1. This writ petition is to issue a writ of prohibition restraining the respondents from taking any further proceedings in pursuance of the notice dated October 8, 1973, issued by the second respondent and confirmed by the first respondent by his order dated June 11, 1974.
2. One M. D. T. Kumaraswami Mudaliar died on 25th December, 1957. He had three sons by his legally married wife and four sons other than through his legally married wife. One Thirumalaiyappa Mudaliar, one of his sons, filed a suit for partition in O.S. No. 25 of 1955, on the file of the Subordinate Judge's Court, Tirunelveli. In that suit, a preliminary decree for partition was passed by the Sub-Court and the same was confirmed by the High Court in A.S. No. 96 of 1961. In those proceedings it has been held that there was a joint family consisting of Kumaraswami Mudaliar and his sons, and that as such the properties possessed by the said joint family are liable to be divided by metes and bounds among the coparceners. The matter ultimately went before the Supreme Court and the appeal before the Supreme Court is pending.
3. Even during the lifetime of Kumaraswami Mudaliar, he had been assessed in/the status of an individual. After his death, the same state ofaffairs continued and the receiver appointed in the partition suit, O.S. No. 25 of 1955, continued to be assessed as an individual. As a result of the decree in the partition suit and on the basis that Kumaraswami Mudaliar and his sons constituted a joint family, a notice has been issued by the second respondent in 1973, proposing to revise the assessment invoking his powers under Section 147 of the I.T. Act and treating Kumaraswami and his sons as members of an HUF. It is against this notice the petitioner had filed a revision petition before the first respondent and the first respondent also confirmed the said notice.
4. Before us, Mr. Srinivasan, learned counsel for the petitioner, contends that as the assessee, Kumaraswami Mudaliar, and later the receiver, representing the estate of Kumaraswami Mudaliar, had disclosed all the material particulars necessary for the purpose of assessment, the assessment cannot be revised under Section 147 of the I.T. Act and that when once the authority, after considering all the material particulars placed before him by the assessee had made an assessment on Kumaraswami Mudaliar in his individual capacity, and, later, on the receiver in the status of an individual, he has no power to change his opinion and make an assessment treating the estate of Kumaraswami Mudaliar as an HUF as is proposed by him in the notice. The petitioner's contention that Kumaraswami Mudaliar before his death and later the receiver had disclosed all necessary and material particulars for deciding the question of status and that the assessing authority had no power to go back on his earlier assessment on the question of status, involves investigation of facts as to what were the materials that were produced before the ITO at the first instance when the assessment was first made in the status of an individual. Further, the petitioner has come to this court even at the stage of the issue of a notice and before the actual proceedings are taken. It is always open to the petitioner to put forward his objections and convince the second respondent who issued the notice under Section 147 of the I.T. Act that there is no room for making a revised assessment as proposed by him and that he, having decided earlier the status, cannot change his opinion and make a revised assessment on the estate of Kumaraswami Mudaliar in the status of an HUF.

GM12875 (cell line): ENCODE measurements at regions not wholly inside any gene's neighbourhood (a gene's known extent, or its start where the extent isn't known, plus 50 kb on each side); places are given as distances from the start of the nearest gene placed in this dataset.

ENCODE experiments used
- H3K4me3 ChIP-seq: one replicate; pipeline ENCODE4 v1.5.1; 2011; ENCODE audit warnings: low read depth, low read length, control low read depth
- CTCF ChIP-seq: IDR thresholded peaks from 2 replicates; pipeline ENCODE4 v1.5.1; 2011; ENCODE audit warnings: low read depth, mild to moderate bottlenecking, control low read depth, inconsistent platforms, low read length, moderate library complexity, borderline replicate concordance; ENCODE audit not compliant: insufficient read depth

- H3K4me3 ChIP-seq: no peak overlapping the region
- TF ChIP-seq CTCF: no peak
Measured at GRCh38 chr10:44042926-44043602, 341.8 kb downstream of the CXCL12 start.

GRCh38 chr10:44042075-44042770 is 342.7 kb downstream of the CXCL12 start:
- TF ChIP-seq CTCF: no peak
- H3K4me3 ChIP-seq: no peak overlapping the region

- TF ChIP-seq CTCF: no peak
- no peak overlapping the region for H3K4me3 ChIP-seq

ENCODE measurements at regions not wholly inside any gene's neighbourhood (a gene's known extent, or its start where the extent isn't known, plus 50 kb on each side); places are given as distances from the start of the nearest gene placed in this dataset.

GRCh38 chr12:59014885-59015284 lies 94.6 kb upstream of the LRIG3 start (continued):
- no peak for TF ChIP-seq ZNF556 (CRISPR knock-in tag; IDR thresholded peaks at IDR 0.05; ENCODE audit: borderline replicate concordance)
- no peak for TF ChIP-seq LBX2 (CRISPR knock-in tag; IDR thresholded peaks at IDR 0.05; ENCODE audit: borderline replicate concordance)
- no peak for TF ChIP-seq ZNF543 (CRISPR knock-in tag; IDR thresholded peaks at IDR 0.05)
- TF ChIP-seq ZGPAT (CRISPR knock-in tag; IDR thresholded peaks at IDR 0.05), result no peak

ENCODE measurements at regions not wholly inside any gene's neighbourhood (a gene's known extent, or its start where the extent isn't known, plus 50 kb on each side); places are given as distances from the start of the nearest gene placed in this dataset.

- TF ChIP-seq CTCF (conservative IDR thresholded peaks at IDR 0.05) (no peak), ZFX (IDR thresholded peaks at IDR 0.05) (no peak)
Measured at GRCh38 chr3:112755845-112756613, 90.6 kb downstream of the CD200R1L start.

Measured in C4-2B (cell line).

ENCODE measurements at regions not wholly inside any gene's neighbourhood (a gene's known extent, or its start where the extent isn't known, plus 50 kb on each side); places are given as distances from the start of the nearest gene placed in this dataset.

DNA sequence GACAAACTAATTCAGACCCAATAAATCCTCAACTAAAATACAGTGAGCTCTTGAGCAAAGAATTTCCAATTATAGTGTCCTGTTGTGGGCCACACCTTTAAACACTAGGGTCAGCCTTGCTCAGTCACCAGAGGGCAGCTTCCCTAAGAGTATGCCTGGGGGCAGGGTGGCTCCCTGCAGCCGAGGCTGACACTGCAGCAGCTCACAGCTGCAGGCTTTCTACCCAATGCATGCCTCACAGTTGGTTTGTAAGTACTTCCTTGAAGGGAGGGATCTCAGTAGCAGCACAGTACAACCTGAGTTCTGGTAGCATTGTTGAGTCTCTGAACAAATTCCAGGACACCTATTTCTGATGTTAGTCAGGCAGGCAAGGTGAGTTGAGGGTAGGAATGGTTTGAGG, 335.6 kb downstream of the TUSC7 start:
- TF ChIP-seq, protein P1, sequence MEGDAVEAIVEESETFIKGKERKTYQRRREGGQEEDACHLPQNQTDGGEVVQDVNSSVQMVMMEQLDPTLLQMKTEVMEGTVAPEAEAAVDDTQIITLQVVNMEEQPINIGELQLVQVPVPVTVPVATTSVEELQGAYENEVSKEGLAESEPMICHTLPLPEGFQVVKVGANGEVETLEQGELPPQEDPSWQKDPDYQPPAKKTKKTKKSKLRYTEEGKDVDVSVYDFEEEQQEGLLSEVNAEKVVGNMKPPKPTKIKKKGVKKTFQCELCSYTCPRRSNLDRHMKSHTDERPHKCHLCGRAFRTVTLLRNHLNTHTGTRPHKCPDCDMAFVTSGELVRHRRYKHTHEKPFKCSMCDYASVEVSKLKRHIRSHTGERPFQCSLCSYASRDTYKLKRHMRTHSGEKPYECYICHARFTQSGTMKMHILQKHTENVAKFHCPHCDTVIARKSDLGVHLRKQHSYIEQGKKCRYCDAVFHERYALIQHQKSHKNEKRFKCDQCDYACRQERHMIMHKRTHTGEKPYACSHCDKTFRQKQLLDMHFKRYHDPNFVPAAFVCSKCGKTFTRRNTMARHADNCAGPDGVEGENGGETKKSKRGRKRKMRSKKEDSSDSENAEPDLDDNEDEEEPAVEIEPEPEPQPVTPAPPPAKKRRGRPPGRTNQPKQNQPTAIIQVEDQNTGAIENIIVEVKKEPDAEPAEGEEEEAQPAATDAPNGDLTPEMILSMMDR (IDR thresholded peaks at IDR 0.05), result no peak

5. We have to, therefore, hold that this writ petition is premature. Further, the matter involves investigation of facts. The proper thing for the petitioner is to go before the second respondent and put forward his objections and if ultimately any adverse orders are passed against him by the second respondent, he can challenge that order in appropriate proceedings.
6. The writ petition is, therefore, dismissed without going into the merits of the case. There will be no order as to costs.